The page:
McCollum takes on Crist at his own risk
By STEVE BOUSQUET
Published April 7, 2007
Bill McCollum did what no politician has yet dared to do.
He took off the gloves and took on Gov. Charlie Crist.
The Republican state attorney general strongly criticized Crist for pushing automatic restoration of civil rights for non-violent felons and for making it easier for a larger class of violent offenders to regain their rights.
McCollum said so many felons commit new crimes after their release that granting them new rights is a dangerous idea. He said some criminals should never regain the right to vote or hold a business license.
"Some people should have this as a permanent lifetime ban because of the crimes they have committed," he argued Thursday in a Board of Clemency meeting. "Serving prison time and making restitution isn't enough."
Crist totally disagreed.
"We need to be able to find it in our hearts to forgive," Crist said. "Our creator does it."
Crist used the bully pulpit and powers of persuasion to bring two Cabinet members to his side, Democrat Alex Sink and Republican Charlie Bronson, who cast the critical third vote.
It's a safe bet that the changes would not have happened if Jim Davis had won the governor's race, because it's unlikely that Bronson would have sided with a Democrat as he did with Crist.
McCollum has said the clemency board should meet more often to sweep away its case backlog, and that more should be done to help felons return to society.
But when he proposed that the state compile data on future civil rights restoration cases, Crist and Sink voted no, killing the idea.
McCollum looked alone and isolated. But the weight of public opinion may be on his side, as well as the collective opposition of many in law enforcement.
A poll by Quinnipiac University in December said Floridians oppose automatic restoration of civil rights for felons, 55 percent to 38 percent, with Republicans nearly twice as likely as Democrats to oppose it.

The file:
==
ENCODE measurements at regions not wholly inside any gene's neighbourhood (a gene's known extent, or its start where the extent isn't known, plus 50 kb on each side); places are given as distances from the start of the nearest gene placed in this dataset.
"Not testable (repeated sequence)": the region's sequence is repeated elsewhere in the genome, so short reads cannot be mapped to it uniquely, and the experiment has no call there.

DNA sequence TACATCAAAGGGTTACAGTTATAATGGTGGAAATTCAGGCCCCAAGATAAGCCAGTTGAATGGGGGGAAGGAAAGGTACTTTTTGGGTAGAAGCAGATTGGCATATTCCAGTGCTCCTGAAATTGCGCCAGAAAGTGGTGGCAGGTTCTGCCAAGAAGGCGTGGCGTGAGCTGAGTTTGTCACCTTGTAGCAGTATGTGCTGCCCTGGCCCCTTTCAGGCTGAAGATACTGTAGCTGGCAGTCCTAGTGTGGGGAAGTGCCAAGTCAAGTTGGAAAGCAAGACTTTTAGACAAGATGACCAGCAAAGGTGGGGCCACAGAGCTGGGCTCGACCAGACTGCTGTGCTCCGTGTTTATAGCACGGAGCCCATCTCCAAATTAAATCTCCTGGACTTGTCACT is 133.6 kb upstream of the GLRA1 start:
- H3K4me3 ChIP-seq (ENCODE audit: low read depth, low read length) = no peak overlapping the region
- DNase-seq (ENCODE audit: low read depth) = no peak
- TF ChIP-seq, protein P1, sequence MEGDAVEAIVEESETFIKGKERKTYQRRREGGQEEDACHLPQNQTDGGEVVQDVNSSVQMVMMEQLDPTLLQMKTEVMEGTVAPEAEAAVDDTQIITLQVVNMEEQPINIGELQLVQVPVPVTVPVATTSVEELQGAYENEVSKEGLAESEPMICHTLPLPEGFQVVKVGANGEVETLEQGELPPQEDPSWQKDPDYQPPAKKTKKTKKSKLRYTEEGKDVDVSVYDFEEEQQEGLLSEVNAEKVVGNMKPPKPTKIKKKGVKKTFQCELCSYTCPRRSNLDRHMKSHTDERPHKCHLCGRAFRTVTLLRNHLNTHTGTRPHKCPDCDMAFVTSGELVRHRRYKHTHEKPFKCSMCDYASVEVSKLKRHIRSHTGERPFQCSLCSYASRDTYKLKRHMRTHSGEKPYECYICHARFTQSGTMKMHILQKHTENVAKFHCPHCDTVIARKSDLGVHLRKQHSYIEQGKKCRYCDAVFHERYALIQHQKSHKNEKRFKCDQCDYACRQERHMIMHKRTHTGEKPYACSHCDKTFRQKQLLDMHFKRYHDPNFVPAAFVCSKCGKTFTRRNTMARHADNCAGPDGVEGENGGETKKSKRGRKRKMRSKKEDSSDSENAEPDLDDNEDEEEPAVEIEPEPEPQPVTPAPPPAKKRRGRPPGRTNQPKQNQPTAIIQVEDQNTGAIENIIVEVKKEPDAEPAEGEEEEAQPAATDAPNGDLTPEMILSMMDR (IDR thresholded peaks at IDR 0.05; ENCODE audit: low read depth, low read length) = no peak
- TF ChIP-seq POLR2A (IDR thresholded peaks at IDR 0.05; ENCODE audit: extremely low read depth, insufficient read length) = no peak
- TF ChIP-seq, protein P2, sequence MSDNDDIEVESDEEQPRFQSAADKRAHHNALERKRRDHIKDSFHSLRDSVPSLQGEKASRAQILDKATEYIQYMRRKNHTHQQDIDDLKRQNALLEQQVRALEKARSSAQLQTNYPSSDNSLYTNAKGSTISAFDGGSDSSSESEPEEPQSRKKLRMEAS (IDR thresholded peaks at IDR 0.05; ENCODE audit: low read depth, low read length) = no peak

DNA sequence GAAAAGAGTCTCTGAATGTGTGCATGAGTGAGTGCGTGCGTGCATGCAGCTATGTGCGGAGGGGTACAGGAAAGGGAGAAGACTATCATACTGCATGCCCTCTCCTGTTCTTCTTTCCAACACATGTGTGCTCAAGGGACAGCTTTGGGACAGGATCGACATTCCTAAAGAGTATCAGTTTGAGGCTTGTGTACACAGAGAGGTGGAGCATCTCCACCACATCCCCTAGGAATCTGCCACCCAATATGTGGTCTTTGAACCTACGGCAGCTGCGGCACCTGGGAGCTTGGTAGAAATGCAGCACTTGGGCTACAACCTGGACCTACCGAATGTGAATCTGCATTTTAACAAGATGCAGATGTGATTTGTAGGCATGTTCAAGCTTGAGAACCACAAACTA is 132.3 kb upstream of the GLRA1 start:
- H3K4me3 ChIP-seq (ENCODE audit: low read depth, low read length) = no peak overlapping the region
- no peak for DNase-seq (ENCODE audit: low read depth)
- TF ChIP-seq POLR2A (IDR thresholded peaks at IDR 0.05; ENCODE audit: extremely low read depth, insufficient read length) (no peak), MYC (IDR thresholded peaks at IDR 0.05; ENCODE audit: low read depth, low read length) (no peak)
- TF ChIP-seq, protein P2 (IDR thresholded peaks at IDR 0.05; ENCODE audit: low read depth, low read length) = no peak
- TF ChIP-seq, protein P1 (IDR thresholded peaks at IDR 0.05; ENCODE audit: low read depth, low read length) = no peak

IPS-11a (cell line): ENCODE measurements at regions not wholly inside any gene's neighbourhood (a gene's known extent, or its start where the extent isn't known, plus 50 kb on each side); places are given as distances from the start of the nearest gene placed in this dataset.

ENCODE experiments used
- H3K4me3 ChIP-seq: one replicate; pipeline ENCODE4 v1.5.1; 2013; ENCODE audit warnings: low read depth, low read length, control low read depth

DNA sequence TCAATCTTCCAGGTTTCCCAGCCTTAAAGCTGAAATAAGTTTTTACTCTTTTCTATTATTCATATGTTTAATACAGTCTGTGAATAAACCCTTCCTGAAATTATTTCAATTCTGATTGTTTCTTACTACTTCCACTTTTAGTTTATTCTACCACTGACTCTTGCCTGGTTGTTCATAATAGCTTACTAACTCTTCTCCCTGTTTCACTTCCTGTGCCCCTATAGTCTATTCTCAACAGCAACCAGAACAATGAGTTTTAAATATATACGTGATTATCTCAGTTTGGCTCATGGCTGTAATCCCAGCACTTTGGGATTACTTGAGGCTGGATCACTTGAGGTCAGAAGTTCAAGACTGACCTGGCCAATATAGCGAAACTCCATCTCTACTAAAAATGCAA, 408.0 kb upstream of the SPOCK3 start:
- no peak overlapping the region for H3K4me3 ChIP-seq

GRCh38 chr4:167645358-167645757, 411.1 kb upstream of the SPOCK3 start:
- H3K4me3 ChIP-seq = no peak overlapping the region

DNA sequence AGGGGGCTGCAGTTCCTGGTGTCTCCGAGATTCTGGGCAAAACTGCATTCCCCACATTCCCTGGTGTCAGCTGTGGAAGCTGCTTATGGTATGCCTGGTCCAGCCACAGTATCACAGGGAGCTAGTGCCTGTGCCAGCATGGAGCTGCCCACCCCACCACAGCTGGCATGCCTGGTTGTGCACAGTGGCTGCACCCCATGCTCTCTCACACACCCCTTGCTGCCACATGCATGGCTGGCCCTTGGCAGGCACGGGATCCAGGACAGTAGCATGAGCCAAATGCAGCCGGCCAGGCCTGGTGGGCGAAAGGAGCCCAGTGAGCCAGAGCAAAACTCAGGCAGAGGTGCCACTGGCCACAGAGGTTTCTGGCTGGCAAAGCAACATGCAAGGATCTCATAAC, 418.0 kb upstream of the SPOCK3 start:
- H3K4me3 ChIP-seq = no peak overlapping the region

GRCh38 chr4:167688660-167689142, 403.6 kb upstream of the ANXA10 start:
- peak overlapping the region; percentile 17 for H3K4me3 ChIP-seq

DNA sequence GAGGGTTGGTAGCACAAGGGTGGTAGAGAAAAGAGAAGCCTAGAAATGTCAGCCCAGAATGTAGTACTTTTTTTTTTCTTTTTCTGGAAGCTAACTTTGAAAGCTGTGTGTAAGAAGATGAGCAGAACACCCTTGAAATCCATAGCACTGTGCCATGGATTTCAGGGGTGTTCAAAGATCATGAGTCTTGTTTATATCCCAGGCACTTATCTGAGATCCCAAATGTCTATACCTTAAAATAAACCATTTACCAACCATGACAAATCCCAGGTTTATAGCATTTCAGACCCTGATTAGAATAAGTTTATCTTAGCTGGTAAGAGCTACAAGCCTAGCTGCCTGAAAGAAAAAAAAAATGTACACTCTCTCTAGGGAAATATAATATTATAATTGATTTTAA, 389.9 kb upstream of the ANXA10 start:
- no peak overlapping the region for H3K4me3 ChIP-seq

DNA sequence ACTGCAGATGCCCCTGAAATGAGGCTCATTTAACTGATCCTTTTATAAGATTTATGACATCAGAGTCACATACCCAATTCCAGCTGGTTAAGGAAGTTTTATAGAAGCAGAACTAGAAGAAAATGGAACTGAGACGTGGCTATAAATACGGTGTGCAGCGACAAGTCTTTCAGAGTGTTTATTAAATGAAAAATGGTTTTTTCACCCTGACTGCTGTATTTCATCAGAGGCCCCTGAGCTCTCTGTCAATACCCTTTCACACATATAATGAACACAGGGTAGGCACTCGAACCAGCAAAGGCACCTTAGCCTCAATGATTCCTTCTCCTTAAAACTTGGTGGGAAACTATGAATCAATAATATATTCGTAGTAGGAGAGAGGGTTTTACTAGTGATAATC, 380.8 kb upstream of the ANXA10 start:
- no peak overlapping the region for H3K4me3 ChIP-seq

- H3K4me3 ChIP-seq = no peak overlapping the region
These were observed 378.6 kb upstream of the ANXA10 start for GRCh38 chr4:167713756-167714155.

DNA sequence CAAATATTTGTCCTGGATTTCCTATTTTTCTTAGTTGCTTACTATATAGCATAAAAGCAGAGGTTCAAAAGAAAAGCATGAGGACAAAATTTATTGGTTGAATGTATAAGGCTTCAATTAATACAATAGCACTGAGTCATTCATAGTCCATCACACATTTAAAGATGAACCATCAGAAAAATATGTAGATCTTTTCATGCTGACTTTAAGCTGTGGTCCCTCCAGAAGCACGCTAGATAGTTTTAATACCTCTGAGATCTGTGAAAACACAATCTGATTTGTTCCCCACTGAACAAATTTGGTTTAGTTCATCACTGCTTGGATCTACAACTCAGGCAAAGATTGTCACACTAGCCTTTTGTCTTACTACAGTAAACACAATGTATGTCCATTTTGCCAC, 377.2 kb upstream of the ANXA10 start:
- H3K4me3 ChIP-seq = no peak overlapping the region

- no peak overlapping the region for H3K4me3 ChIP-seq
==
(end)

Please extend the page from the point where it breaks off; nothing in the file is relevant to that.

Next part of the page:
For those wondering when Crist would take a stand that was not popular with the public, this may be it.
What Crist calls "simple, human justice," McCollum calls "a grave mistake." What Crist calls "fundamental fairness," McCollum calls "very liberal."
There it is again. The L-word.
As a U.S. Senate candidate in 2000, McCollum called Democrat Bill Nelson a liberal.
As a U.S. Senate candidate again in 2004, McCollum called Mel Martinez a liberal trial lawyer Crist supported Martinez.
As the civil rights debate intensified Thursday, McCollum morphed into his former self, the Congressman.
He wagged his finger at attorney Rob Wheeler, the clemency expert in Crist's office. He shouted "Point of order!" after catching Crist on a parliamentary mistake. He "yielded myself back my time," the way they talk in Washington.
When McCollum accidentally referred to Crist as "Mister" (Mr. Chairman, presumably), Crist shot him an icy glare and said: "It's ... Governor."
There's more at work here than a clash of philosophies.
By taking a hard-line stand on this one issue, McCollum may have just inherited the mantle of the anti-Crists, conservatives who think Crist has moved too far to the left too fast.
Some will call McCollum courageous. Others will say he's pandering to public fears.
Still others will say McCollum blundered by questioning the motives and judgment of Crist, the titular head of the Republican Party who's riding a 73-percent public approval rating.
McCollum tried to put a happy face on this deep and very public division.
"We're still friends, and we're going to continue to be," McCollum said. "I hope. I hope."
"Sure we are," Crist replied.
Steve Bousquet can be reached at firstname.lastname@example.org or (850) 224-7263.
[Last modified April 7, 2007, 06:21:56]
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